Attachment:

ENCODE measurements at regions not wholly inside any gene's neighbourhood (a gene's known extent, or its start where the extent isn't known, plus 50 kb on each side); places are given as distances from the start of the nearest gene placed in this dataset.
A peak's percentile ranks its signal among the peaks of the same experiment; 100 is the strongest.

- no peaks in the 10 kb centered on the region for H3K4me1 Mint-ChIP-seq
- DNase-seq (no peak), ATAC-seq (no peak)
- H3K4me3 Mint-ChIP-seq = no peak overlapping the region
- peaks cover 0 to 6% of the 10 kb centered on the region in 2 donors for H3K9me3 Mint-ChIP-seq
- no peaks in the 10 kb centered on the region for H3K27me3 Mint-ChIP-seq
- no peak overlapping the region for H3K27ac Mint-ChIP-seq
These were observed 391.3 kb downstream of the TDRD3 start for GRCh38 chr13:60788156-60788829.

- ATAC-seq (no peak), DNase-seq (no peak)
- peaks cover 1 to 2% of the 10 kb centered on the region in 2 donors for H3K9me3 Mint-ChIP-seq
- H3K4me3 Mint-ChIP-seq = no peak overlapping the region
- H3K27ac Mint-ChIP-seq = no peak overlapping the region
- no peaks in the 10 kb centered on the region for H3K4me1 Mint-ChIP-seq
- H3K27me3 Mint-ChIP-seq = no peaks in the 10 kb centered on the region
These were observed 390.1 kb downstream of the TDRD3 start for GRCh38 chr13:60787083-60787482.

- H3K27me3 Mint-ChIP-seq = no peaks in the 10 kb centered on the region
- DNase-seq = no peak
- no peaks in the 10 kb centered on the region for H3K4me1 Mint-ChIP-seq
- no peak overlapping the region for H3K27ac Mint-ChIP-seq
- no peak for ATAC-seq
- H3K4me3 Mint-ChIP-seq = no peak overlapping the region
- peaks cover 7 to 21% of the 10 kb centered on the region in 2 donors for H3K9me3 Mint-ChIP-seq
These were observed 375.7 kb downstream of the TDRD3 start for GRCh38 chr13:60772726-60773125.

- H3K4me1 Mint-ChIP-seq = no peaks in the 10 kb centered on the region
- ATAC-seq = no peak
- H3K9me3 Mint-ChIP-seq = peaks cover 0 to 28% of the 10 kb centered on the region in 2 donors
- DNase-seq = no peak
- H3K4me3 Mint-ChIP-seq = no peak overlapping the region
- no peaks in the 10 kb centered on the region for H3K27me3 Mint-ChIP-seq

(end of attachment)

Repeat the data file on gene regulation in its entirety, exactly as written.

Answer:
ENCODE measurements at regions not wholly inside any gene's neighbourhood (a gene's known extent, or its start where the extent isn't known, plus 50 kb on each side); places are given as distances from the start of the nearest gene placed in this dataset.
A peak's percentile ranks its signal among the peaks of the same experiment; 100 is the strongest.

- no peaks in the 10 kb centered on the region for H3K4me1 Mint-ChIP-seq
- DNase-seq (no peak), ATAC-seq (no peak)
- H3K4me3 Mint-ChIP-seq = no peak overlapping the region
- peaks cover 0 to 6% of the 10 kb centered on the region in 2 donors for H3K9me3 Mint-ChIP-seq
- no peaks in the 10 kb centered on the region for H3K27me3 Mint-ChIP-seq
- no peak overlapping the region for H3K27ac Mint-ChIP-seq
These were observed 391.3 kb downstream of the TDRD3 start for GRCh38 chr13:60788156-60788829.

- ATAC-seq (no peak), DNase-seq (no peak)
- peaks cover 1 to 2% of the 10 kb centered on the region in 2 donors for H3K9me3 Mint-ChIP-seq
- H3K4me3 Mint-ChIP-seq = no peak overlapping the region
- H3K27ac Mint-ChIP-seq = no peak overlapping the region
- no peaks in the 10 kb centered on the region for H3K4me1 Mint-ChIP-seq
- H3K27me3 Mint-ChIP-seq = no peaks in the 10 kb centered on the region
These were observed 390.1 kb downstream of the TDRD3 start for GRCh38 chr13:60787083-60787482.

- H3K27me3 Mint-ChIP-seq = no peaks in the 10 kb centered on the region
- DNase-seq = no peak
- no peaks in the 10 kb centered on the region for H3K4me1 Mint-ChIP-seq
- no peak overlapping the region for H3K27ac Mint-ChIP-seq
- no peak for ATAC-seq
- H3K4me3 Mint-ChIP-seq = no peak overlapping the region
- peaks cover 7 to 21% of the 10 kb centered on the region in 2 donors for H3K9me3 Mint-ChIP-seq
These were observed 375.7 kb downstream of the TDRD3 start for GRCh38 chr13:60772726-60773125.

- H3K4me1 Mint-ChIP-seq = no peaks in the 10 kb centered on the region
- ATAC-seq = no peak
- H3K9me3 Mint-ChIP-seq = peaks cover 0 to 28% of the 10 kb centered on the region in 2 donors
- DNase-seq = no peak
- H3K4me3 Mint-ChIP-seq = no peak overlapping the region
- no peaks in the 10 kb centered on the region for H3K27me3 Mint-ChIP-seq